Once legal proceedings have been lodged, the progress of your claim will be controlled by the court.
The court makes sure the claim continues to move towards resolution. This may be through a trial, or through a more informal process which helps the parties work out whether they can settle the claim without going to trial.
After we lodge your legal proceedings, they must be served on the other party (the defendant). The defendant then has 28 days to file a defence in court. This is a response to the allegations in the claim.
We’ll then prepare a Statement of Loss, which details your losses and the injuries you’ve suffered. We have up to 28 days after receiving the defence to file and serve this document.
The claim is then listed for a settlement conference, at which both parties explore whether a settlement can be agreed.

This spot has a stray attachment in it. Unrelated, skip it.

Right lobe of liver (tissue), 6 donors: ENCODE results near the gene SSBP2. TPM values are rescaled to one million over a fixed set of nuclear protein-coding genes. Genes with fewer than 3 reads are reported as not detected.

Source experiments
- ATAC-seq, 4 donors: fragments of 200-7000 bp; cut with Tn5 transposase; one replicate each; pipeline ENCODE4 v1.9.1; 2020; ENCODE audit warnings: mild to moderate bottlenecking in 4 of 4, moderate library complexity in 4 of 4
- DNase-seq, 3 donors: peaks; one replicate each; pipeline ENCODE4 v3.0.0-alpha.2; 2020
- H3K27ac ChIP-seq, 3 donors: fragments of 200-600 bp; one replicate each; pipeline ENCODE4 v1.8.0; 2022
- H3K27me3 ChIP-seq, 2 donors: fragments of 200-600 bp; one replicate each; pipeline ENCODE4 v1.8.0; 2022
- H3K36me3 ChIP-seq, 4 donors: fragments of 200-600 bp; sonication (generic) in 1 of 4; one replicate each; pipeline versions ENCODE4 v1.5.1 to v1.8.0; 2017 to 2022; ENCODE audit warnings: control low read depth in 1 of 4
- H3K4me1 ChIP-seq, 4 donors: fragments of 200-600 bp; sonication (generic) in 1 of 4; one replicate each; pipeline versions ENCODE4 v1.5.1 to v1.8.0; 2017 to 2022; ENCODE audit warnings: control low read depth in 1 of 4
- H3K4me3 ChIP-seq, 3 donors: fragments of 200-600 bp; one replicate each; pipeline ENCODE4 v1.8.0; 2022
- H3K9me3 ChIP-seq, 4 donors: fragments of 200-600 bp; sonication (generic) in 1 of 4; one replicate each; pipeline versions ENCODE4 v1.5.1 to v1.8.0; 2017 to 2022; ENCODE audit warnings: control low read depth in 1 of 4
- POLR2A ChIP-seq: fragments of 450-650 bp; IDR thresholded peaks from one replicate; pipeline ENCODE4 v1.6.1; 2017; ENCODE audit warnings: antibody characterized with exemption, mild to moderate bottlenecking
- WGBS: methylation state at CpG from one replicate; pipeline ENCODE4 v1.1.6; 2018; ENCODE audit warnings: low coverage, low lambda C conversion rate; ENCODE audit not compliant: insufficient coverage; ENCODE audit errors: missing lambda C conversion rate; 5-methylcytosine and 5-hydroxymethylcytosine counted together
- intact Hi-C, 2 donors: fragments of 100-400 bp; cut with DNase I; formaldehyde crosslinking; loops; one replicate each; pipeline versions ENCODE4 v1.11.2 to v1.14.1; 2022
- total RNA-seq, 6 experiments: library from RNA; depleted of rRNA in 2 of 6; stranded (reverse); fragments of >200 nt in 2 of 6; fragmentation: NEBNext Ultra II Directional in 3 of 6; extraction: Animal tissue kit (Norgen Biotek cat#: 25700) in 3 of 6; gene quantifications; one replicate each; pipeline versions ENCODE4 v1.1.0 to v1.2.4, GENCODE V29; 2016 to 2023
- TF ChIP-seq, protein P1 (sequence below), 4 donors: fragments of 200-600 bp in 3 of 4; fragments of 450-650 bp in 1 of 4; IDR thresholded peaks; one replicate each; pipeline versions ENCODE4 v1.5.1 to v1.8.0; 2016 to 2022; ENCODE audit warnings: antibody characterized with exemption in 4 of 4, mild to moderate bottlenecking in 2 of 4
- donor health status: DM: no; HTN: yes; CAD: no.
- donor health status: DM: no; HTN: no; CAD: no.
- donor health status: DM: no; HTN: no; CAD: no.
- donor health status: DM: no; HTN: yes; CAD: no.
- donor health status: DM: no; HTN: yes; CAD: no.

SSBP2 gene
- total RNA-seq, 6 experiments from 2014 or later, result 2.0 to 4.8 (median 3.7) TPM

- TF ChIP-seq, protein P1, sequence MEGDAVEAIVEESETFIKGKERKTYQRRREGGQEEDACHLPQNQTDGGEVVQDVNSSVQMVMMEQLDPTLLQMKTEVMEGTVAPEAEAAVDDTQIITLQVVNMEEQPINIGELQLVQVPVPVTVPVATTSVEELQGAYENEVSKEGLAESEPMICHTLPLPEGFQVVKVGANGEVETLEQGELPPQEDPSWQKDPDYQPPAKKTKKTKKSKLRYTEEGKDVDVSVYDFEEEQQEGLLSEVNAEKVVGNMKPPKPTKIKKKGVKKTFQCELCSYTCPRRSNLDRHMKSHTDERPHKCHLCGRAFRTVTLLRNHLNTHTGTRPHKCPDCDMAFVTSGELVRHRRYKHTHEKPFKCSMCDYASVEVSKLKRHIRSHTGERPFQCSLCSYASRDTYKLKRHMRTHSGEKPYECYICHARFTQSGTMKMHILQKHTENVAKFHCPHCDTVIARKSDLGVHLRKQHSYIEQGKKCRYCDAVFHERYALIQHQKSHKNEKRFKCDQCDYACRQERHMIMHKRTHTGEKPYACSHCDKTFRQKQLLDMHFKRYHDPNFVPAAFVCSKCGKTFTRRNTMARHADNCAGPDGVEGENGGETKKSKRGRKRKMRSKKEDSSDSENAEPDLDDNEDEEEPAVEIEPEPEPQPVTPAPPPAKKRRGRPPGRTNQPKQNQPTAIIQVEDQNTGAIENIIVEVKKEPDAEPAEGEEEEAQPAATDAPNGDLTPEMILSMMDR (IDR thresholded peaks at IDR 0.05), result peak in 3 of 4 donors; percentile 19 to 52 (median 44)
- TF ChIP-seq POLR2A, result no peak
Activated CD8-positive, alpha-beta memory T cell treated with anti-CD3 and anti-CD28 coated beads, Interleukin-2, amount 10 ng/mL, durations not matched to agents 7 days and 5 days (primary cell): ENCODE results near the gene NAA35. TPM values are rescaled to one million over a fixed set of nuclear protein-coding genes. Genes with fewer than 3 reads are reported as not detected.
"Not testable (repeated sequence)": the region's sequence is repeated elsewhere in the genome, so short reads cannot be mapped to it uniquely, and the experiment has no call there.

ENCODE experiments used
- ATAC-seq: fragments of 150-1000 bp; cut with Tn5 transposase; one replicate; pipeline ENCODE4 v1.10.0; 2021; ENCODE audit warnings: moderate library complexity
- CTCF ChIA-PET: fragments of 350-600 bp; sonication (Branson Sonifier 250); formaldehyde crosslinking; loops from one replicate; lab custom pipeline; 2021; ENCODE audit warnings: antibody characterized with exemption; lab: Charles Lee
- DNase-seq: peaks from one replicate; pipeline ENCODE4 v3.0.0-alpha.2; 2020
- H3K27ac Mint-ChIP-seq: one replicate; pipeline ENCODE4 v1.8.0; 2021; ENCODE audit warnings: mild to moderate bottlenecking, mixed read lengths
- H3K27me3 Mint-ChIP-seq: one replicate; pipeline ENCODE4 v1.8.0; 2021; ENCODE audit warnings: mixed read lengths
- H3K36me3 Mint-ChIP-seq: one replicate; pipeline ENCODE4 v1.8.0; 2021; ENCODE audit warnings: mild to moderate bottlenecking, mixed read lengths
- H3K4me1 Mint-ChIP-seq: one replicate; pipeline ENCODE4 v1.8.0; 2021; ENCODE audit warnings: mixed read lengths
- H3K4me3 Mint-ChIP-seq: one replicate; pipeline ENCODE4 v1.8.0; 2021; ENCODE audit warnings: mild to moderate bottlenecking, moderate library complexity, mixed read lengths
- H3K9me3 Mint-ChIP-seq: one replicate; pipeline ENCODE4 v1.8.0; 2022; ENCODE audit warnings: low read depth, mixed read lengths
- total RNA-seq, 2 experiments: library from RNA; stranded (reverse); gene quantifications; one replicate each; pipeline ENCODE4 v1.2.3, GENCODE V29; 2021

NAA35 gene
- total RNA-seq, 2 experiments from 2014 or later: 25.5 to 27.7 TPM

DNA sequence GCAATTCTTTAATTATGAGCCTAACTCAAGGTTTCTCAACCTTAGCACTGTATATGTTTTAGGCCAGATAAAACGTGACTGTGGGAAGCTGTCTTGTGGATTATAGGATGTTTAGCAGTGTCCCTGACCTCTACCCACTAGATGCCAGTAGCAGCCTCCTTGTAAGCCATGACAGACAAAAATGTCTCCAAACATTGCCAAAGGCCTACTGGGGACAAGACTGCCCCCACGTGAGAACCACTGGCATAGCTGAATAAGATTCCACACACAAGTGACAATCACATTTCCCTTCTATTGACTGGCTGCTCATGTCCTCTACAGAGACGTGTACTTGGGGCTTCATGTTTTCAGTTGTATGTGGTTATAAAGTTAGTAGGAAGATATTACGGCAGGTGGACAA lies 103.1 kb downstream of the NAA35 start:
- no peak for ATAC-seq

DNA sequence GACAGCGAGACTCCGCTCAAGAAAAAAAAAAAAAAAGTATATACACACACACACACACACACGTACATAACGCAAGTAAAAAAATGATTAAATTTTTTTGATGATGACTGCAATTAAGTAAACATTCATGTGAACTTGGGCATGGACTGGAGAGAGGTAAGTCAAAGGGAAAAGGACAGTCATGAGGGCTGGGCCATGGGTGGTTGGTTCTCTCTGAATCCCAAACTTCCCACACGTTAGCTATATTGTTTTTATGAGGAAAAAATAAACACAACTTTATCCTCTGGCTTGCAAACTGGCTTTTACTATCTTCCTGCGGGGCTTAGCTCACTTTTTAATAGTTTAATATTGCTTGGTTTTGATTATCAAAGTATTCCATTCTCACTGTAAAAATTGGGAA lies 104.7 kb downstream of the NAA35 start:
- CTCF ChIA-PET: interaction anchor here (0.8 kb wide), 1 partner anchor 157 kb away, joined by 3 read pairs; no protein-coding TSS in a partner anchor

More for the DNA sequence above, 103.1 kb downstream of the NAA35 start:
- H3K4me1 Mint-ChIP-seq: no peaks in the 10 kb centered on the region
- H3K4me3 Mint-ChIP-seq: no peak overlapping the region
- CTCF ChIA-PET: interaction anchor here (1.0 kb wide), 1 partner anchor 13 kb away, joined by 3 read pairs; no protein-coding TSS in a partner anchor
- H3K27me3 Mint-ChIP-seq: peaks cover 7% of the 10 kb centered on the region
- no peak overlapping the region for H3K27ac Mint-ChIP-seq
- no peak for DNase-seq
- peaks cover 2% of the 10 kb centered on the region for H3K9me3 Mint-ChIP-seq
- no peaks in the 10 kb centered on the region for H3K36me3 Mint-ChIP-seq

If the parties can’t agree, the court will hold a directions hearing and make orders for disclosure. During this process, you and the defendant must inform each other of all relevant documents and other material. The court usually allows 21 days for disclosure.
If the claim is complicated, more directions hearings may be necessary. The court may make other orders to progress the matter.
Once both parties are ready to proceed to trial, which they indicate by providing a certificate, the court will set a trial date.
The trial date may be up to a year into the future depending on the availability of:
- The court
- Legal teams
When the trial ends, the judge must write a judgment. The judgment sets out the decision and the reasons for the decision. It may take many months for a judge to finalise the judgement.
The matter will take even longer if one of the parties appeals the judgment. It will go to a hearing in an appeal court. There will be another delay while the court decides the appeal and provides a further judgment.
The trial process is uncertain and so there’s often strong incentive for both parties to agree to resolve the matter by negotiation.
What other factors slow the progress of medical malpractice claims?
Other issues that can delay the resolution of your claim include: